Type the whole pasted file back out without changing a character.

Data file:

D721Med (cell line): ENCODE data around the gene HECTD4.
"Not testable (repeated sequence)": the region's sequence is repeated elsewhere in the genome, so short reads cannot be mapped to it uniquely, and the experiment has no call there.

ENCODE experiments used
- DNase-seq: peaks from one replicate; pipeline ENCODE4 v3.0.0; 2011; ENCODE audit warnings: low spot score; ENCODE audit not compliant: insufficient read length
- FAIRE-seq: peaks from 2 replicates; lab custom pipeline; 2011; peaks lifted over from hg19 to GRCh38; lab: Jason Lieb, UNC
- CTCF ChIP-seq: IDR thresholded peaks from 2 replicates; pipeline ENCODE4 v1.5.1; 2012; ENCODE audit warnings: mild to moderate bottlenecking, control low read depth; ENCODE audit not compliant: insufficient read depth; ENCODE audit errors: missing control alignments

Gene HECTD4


D721Med (cell line): ENCODE data around the gene HECTD4.
"Not testable (repeated sequence)": the region's sequence is repeated elsewhere in the genome, so short reads cannot be mapped to it uniquely, and the experiment has no call there.

ENCODE experiments used
- DNase-seq: peaks from one replicate; pipeline ENCODE4 v3.0.0; 2011; ENCODE audit warnings: low spot score; ENCODE audit not compliant: insufficient read length
- FAIRE-seq: peaks from 2 replicates; lab custom pipeline; 2011; peaks lifted over from hg19 to GRCh38; lab: Jason Lieb, UNC
- CTCF ChIP-seq: IDR thresholded peaks from 2 replicates; pipeline ENCODE4 v1.5.1; 2012; ENCODE audit warnings: mild to moderate bottlenecking, control low read depth; ENCODE audit not compliant: insufficient read depth; ENCODE audit errors: missing control alignments

Gene HECTD4